Let’s start with a little poll: test the world wide web for membrane integrity or osmotic conductivity. If you were smelling mothballs even before you read this sentence, please send a comment. It is such a uniquely assertive scent, I’d not be surprised if it infiltrates cyberspace, travels on thought currents.
Years back I noticed how phenomena in my body seemed to mirror or parallel spiritual themes “working” in my life. Perhaps even years before that I’d written a long and self-skewering letter to Car Talk’s Click and Clack citing all the instances in which my automobile manifested symptoms analogous with my coinciding health issues. These seemingly distinct systems are all just nesting dolls, and it becomes a skill and a hobby to spot the patterns of correlation between them– like reading tea-leaves or interpreting dreams.
I was semi-housesitting at a friend’s in Eldorado, NM, where I was undertaking an attempt to detox from body and psyche an organism that I’d been sharing this body with since probably my teens or twenties: an unseen usurper of identity and health, slowly wearing holes in the insulation of the digestive canal.
Before I’d even gotten back to New Mexico, upon returning to my vehicle in Colorado after an absence of two weeks to find the battery dead and one of the sliding doors not working, a friend had suggested a rodent might have chewed a wire. But after parking at an ashram in all the healing Shakti overnight, the door resumed working. Whew.
A couple of weeks into the house-sit, I was sleeping in my van one night (for a break from the EMF noise of the house). I was awakened by the sound of rhythmic tapping or rattling. I could even feel the car shake slightly. I knew intuitively that it was rodents, and I would slam a door to scare them off. This was not effective. I got out and made human noise and peed around the car. But once I settled back into the van, they resumed their gnawing—who knew? Ravenous plastivores.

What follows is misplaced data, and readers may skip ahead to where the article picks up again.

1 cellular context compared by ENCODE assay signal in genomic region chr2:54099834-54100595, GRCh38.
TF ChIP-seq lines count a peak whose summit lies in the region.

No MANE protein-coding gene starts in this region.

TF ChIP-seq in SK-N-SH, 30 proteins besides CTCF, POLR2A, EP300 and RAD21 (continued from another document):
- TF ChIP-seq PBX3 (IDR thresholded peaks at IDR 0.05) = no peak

The next day I’d mostly forgotten about dreamus interruptus dental rodentiae until the check engine light came on and imposed a detour to the car dealership. Diagnosis: chewed wire to oxygen sensor; $378.
The next day, I saw another Honda Odyssey leaving the parking spot next to mine at a nearby trailhead as I strolled up toward my car, and what emerged from underneath the vehicle but a packrat, as if the driver had just freed him from a trap or he’d just chosen to dismount before another bumpy ride.
I’d collected a good many tips by then for how to try to repel these creatures (a challenge when you are parked outside): bobcat or coyote urine (available in crystals at a hunt shop), dryer sheets tied, or Fabreze sprayed, in the engine compartment; or spraying WD40 on the tires. Most of these suggestions, alas, were also Michou repellents. I did, however, try the WD40 suggestion. It may have worked briefly, but soon they were back on the job. So I bought mothballs and placed adorable little sachets of them in the engine compartment and atop each wheel, every night; this in addition to continuing to collect my own urine—which I was producing prodigiously on the detox—and pouring a perimeter around the van, which was parked in a different spot and orientation each night.